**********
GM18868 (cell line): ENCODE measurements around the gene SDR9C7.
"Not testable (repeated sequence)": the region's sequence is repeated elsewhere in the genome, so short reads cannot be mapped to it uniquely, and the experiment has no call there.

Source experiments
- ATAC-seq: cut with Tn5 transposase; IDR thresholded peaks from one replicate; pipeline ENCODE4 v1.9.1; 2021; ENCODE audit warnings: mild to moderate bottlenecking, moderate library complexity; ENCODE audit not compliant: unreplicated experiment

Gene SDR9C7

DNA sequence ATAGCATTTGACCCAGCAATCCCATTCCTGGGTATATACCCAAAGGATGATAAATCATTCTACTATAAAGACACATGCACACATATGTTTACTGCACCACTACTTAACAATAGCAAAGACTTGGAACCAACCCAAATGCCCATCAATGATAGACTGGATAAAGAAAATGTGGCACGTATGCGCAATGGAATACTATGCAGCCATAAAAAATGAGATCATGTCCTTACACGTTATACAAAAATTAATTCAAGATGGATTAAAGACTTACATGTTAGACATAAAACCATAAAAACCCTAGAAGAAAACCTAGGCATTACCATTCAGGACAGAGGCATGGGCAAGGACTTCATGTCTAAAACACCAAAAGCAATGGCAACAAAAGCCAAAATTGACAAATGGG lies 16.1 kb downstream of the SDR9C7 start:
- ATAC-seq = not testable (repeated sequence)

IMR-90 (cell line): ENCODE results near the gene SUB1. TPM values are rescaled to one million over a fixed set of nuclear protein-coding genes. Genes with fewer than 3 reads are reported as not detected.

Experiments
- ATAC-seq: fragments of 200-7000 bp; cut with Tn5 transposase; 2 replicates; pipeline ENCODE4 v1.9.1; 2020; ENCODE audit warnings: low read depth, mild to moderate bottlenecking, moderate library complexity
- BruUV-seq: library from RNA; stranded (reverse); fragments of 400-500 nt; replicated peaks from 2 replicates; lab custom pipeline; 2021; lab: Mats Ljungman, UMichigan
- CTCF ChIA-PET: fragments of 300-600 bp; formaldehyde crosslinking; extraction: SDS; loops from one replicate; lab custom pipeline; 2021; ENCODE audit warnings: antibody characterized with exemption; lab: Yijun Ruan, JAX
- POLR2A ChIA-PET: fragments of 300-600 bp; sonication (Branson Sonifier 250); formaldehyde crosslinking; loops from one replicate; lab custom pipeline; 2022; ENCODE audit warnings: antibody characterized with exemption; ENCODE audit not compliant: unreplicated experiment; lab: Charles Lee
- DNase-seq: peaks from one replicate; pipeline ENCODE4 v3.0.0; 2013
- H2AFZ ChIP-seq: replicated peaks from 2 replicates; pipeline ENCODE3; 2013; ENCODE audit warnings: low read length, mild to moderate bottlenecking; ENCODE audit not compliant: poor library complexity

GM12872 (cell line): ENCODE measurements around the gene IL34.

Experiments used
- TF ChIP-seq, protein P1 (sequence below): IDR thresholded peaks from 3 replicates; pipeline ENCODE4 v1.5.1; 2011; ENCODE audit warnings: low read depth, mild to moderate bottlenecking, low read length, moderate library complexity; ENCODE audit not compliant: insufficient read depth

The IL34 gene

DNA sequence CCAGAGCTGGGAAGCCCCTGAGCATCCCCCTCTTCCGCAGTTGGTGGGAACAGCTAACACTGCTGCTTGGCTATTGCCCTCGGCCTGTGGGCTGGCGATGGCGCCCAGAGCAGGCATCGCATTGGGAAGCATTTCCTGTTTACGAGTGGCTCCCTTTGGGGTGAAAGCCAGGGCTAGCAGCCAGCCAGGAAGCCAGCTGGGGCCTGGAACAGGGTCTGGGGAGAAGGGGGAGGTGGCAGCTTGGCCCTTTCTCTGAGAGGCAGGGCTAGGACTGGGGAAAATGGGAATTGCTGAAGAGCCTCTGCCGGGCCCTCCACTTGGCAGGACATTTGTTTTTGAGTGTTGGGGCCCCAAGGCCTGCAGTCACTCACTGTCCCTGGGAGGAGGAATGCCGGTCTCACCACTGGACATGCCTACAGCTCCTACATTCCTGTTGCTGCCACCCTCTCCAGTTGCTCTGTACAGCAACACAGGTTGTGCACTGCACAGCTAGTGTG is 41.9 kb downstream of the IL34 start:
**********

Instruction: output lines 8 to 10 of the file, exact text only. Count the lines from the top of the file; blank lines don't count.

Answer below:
IMR-90 (cell line): ENCODE results near the gene SUB1. TPM values are rescaled to one million over a fixed set of nuclear protein-coding genes. Genes with fewer than 3 reads are reported as not detected.

Experiments
- ATAC-seq: fragments of 200-7000 bp; cut with Tn5 transposase; 2 replicates; pipeline ENCODE4 v1.9.1; 2020; ENCODE audit warnings: low read depth, mild to moderate bottlenecking, moderate library complexity